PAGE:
Yesterday was nuts. Completely and totally nuts. But in a good way. As I mentioned in my post last week, my itching for a four-legged creature has intensified as of late. Don and I have been considering adopting another dog or cat, but something hasn't felt quite right just yet. We weren't getting the clear "go ahead" from God and I don't like to move outside of His timing. Yesterday, a beautiful solution presented itself.
Wednesday night I was scrolling through Instagram, and noticed that my friend Cara had posted an adorable photo of a tiny furball of a kitten and in the caption below was asking if anyone wanted to take one home. She mentioned that there were six little babies in her neighbor's backyard and that they were going to be taken to animal control (with his permission) the next day if no one wanted them. I immediately went into lifesaving mode (I have this thing inexplicable thing with animals) and told her I was interested in coming by to see them (I had a previous experience with animal control - they euthanize and they euthanize FAST). I told Cara I would come by the following morning to see what I could do.
Fast forward to yesterday morning. I woke up, ate breakfast, got ready, and headed over to Cara's house. I already had plans to pray with a woman I consider my spiritual mentor at 11:00, but decided to at least go by and see them on my way. Sure enough, there they were. Four little babies, underfed, feral, and completely terrified. The man living in the house feeds a wild female staying outside, but she is unspayed and keeps having litters. The problem is that most of the kittens in her litters are either killed or the ones that do survive will likely just perpetuate the cat overpopulation problem in that neighborhood (Cara's Yorkie was attached by an adult cat while they were away). Cara said she had planned to take them to animal control later that day. She had done research and their website said they were a "no kill" facility. I just kept feeling like I needed to do something.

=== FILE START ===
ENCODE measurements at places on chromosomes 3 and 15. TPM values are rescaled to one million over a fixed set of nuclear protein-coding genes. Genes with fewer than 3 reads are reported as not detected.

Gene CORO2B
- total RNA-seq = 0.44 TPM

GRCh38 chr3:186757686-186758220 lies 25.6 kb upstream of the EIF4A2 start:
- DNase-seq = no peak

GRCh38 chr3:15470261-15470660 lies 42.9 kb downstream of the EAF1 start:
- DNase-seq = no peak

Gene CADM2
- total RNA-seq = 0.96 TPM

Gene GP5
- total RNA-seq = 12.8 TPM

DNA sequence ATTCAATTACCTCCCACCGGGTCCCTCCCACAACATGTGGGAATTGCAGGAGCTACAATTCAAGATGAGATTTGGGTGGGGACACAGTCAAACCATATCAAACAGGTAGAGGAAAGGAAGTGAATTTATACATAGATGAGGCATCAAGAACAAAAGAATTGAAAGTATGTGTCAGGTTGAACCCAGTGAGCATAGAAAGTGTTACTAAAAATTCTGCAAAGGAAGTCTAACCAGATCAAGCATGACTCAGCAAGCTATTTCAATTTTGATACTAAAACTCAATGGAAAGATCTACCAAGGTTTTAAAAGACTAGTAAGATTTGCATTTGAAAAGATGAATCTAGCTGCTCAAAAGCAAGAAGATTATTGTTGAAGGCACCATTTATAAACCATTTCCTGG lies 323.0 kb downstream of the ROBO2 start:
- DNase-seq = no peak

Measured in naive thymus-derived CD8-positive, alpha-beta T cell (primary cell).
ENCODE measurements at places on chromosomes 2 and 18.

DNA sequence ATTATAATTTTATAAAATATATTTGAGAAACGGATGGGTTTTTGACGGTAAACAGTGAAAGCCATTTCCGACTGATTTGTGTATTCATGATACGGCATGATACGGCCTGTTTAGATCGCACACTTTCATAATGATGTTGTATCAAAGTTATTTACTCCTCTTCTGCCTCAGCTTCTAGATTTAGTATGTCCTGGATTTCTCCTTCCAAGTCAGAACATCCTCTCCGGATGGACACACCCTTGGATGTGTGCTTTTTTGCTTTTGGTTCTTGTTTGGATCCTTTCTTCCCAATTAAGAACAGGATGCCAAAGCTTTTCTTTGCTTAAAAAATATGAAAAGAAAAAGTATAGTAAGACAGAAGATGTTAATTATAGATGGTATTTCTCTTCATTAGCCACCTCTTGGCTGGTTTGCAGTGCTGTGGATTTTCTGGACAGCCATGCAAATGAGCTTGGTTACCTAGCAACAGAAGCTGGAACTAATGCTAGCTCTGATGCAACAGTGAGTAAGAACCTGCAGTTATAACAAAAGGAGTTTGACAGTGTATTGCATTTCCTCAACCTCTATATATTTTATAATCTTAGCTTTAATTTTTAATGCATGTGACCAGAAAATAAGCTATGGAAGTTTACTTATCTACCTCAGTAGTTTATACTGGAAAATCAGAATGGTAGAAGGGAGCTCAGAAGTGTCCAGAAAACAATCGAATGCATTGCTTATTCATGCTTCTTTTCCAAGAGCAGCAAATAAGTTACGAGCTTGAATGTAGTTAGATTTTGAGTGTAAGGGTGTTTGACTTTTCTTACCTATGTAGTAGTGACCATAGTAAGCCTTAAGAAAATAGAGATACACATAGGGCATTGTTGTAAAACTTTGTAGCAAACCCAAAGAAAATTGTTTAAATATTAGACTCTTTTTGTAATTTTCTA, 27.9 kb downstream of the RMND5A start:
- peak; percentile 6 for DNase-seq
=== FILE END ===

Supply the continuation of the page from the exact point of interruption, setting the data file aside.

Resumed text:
After seeing the kittens, I left and headed to my prayer time. I told Cara I would try and come back afterwards and attempt to take one or two with me. Roughly four hours later, around 3:00, I texted her to see if the kittens were still there. She said that she had made the decision to go by animal control and find out more information before taking them to be surrendered. She was informed by one of the animal control employees that they are not taking cats right now, and that typically most feral cats and kittens are euthanized within three days of being surrendered. Three days! And to think their website claims to be no kill! Needless to say, Cara and I were frustrated (at best) by their lack of truthfulness. Neither Cara, nor her neighbor, nor I wanted them to be euthanized, so I called my husband Don on the way to her house, explained the situation, and told him I felt like I needed to do something.